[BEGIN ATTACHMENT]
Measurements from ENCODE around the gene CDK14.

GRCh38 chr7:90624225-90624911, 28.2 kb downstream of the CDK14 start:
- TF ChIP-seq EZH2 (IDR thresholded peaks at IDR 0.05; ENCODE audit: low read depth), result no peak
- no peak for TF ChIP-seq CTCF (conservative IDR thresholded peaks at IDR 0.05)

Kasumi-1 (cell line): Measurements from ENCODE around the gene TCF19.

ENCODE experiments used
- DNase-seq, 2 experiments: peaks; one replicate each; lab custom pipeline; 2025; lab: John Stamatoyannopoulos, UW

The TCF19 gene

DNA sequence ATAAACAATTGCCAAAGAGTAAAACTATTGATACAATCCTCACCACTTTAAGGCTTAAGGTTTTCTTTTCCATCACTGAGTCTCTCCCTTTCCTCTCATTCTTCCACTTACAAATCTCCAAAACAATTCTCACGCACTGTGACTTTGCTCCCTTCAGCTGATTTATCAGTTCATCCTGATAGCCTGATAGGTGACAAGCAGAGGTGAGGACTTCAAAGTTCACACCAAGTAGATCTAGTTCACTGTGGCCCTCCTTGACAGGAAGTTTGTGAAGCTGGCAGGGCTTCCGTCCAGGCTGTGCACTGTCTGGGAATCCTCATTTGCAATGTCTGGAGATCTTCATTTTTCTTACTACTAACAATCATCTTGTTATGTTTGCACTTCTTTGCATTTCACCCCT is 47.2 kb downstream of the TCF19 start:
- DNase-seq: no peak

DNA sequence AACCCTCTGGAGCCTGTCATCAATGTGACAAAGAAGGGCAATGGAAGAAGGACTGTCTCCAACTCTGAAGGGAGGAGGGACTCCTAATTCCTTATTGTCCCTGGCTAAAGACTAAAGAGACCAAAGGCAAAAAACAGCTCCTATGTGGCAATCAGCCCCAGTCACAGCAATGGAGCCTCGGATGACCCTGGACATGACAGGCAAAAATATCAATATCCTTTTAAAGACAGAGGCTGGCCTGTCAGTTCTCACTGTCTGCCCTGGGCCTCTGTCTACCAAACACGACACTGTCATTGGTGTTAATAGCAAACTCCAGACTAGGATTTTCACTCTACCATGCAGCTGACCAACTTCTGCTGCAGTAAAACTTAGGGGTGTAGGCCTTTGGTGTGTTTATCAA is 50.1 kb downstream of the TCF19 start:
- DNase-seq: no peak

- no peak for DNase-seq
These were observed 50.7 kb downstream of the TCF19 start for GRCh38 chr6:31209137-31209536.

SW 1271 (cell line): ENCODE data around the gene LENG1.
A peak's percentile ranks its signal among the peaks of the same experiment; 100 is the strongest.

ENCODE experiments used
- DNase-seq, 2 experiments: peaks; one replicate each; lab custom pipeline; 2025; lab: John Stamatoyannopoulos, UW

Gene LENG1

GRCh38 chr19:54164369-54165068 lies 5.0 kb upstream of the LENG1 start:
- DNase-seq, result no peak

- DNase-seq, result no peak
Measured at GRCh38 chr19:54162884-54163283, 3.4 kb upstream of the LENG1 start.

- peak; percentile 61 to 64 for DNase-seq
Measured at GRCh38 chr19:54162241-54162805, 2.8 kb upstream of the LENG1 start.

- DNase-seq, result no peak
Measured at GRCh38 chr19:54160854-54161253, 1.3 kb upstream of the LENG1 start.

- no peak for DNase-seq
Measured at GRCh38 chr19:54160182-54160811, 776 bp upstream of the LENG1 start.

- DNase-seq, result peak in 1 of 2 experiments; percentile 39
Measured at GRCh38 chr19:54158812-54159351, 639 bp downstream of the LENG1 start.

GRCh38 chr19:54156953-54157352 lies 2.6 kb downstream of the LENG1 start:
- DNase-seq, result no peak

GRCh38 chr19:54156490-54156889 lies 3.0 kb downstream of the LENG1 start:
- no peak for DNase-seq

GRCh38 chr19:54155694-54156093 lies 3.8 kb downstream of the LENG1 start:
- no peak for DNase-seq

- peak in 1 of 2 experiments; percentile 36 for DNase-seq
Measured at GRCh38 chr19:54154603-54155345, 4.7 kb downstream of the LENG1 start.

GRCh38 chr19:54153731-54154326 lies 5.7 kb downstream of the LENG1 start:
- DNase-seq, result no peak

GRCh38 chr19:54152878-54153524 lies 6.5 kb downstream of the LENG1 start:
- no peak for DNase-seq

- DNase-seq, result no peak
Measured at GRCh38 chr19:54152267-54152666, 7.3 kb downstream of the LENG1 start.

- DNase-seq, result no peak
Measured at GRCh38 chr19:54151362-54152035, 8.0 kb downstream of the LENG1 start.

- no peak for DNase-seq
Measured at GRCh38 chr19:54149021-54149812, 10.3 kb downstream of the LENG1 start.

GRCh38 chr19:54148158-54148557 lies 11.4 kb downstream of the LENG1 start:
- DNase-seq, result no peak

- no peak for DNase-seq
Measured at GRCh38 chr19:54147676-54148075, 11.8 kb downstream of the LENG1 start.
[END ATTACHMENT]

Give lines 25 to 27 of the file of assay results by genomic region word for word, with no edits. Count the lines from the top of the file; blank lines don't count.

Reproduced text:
Measured at GRCh38 chr19:54162241-54162805, 2.8 kb upstream of the LENG1 start.

- DNase-seq, result no peak
Measured at GRCh38 chr19:54160854-54161253, 1.3 kb upstream of the LENG1 start.